L.A. County median home price breaks record set during last decade’s housing boom


In summer 2007, the Los Angeles County median home price hit an all-time high of $550,000. It soon plunged as the housing bubble burst and the national economy crashed.

Now the median, the point where half the homes sold for more and half for less, has finally passed the heights of 10 years ago — the result of an improving economy, historically low mortgage rates and a shortage of listings.

According to a report released Wednesday from real estate firm CoreLogic, the county’s median price in May rose 6.8% from a year earlier to reach $560,500 as sales jumped 4.8%.


When adjusted for inflation, May’s median remains 11% below the 2007 high, though the nominal record comes amid fresh concerns over the high cost of housing in California.

Real estate agents said many buyers are convinced values will only continue to climb for the foreseeable future — a dynamic causing them to be more aggressive.

“They want to get in now before they lose out,” said Hooman Zahedi, a real estate agent with Redfin, who specializes in the San Fernando Valley.

In recent months, Zahedi said he started penning cover letters on behalf of clients and attaching their family pictures, hoping to pull at the heartstrings of sellers who are weighing multiple offers.

High rents and a fear of rising mortgage rates are other factors leading to packed open houses, said South Bay real estate agent Barry Sulpor.

His $975,000 listing for a three-bedroom in north Redondo Beach was “standing room only” last weekend, he said.

“I am finding no letup.”

Still, many experts say today’s price increases appear more sustainable than those a decade ago.

A steadily improving economy — not risky loans — is driving demand now, they say. And with few homes on the market, especially in California with its persistent housing shortage, prices are rising as expected.

“We just don’t build enough housing,” said Leslie Appleton-Young, chief economist with the California Assn. of Realtors.

Even so, for potential buyers who can scrape together a down payment and get a loan, rock-bottom interest rates mean monthly payments are actually cheaper than during the height of the bubble, according to the Realtors group.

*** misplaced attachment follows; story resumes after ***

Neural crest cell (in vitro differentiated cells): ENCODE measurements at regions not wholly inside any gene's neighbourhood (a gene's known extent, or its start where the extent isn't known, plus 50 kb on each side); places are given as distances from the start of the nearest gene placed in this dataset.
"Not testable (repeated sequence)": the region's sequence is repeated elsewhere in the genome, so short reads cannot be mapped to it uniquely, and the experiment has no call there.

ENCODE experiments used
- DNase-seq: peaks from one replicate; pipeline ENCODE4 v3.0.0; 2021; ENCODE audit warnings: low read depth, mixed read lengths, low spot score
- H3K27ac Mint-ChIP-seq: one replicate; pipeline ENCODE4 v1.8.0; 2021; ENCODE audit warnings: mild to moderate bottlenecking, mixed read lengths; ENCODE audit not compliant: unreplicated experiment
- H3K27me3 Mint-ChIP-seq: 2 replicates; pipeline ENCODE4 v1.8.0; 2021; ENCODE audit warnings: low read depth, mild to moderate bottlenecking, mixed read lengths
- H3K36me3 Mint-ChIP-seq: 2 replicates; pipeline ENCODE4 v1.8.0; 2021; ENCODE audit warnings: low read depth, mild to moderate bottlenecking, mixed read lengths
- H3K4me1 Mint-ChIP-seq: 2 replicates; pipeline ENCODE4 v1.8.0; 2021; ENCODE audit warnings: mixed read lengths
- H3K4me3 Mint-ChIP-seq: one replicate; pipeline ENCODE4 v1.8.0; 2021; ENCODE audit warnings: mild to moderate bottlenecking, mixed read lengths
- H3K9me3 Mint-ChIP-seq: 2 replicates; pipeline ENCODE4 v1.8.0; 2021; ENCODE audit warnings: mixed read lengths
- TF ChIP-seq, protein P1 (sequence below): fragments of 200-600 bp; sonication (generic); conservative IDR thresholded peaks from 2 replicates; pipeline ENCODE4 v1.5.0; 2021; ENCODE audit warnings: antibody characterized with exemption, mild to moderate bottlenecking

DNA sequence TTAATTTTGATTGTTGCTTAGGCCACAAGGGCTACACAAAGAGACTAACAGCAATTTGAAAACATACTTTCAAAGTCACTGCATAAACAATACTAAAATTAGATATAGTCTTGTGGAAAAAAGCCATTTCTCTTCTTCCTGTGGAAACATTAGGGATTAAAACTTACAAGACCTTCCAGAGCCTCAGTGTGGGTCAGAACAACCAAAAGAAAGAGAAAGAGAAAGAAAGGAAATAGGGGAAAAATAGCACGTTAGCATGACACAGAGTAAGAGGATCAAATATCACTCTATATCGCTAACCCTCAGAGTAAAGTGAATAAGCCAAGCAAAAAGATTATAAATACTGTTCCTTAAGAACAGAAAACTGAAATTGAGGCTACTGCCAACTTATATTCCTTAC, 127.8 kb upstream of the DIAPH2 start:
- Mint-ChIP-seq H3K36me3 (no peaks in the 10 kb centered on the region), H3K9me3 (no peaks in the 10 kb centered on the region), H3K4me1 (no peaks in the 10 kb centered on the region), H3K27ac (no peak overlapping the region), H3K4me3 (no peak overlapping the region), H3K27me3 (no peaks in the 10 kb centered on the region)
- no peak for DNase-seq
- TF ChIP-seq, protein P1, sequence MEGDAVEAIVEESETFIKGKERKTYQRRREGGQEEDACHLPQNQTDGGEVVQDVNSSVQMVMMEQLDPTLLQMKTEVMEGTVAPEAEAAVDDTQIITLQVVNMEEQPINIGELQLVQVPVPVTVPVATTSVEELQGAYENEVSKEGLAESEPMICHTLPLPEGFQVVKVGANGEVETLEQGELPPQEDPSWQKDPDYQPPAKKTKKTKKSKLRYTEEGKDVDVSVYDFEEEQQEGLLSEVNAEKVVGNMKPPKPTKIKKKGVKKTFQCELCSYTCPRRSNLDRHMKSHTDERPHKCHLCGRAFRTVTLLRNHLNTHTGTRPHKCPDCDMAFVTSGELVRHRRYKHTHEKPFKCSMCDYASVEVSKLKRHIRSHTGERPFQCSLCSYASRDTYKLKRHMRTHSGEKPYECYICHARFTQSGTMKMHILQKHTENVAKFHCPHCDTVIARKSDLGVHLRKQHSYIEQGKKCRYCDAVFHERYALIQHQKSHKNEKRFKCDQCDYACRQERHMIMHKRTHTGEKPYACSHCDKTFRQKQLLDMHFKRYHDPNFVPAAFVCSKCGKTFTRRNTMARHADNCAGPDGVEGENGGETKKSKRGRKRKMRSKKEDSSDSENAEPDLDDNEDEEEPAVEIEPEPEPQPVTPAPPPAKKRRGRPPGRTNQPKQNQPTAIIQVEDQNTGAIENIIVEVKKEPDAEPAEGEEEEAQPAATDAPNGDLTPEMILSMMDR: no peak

At the end of 2006, only 9% of L.A. County households could afford the median-priced house, compared to 29% at the beginning of 2017, according to the Realtors, whose calculation also takes into account wages.

The difference, of course, is little comfort to many families wanting to purchase a home and stretching their budgets to do so.

A report released last week from Harvard University’s Joint Center for Housing Studies found nearly 36% of Los Angeles and Orange county homeowners in 2015 spent more than 30% of their income on housing, the threshold at which costs are usually deemed to become a burden.

Nearly 17% spent more than half their income. Nationwide, only 10.2% of owners spent that.

The hot housing market has attracted a flurry of construction, though housing experts say it hasn’t been enough to keep up with job and population growth.

California lawmakers this year submitted more than 100 housing bills, including proposals that would increase funding for subsidized housing and make it easier for private developers to build.

For now, many would-be buyers are making sacrifices.

Zahedi, the San Fernando Valley agent, said some of his clients are spending more than what they initially felt comfortable with, while others are purchasing homes in cheaper neighborhoods they initially looked over.

Either way, he estimates that about three-quarters of his buyers spend 40% of their income on housing costs.

This can’t last forever.

— Leslie Appleton-Young, California Assn. of Realtors chief economist

Other people are likely just giving up, Zahedi said, noting he’s seeing homes typically get three to five offers, rather than five to 15 a few months ago.

Marc Tahler, another agent in the San Fernando Valley, said demand is white-hot in the middle of the market, but once you get above $1.3 million, some buyers are “pushing back.”

“On certain properties, they can’t believe it’s back up to where you were,” he said. “It’s, like, ‘I am not spending $1.3 million on this.’”

In the wealthy beach cities of Manhattan, Hermosa and Redondo, buyers are forging ahead, convinced that if they back out now, “it will only be tougher,” according to Sulpor, the South Bay agent.

“They can just look at the numbers, and lo and behold, home values just keep appreciating.”

Even if the economy keeps chugging along as it is, something will eventually give, economist Appleton-Young said.

“The share of income people can spend on mortgage payments is not indefinite,” she said. “This can’t last forever.”

Twitter: @khouriandrew

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11:25 a.m.: This article has been updated with additional information on affordability, construction and housing-related bills in the California Legislature.

This article was originally published at 10:35 a.m..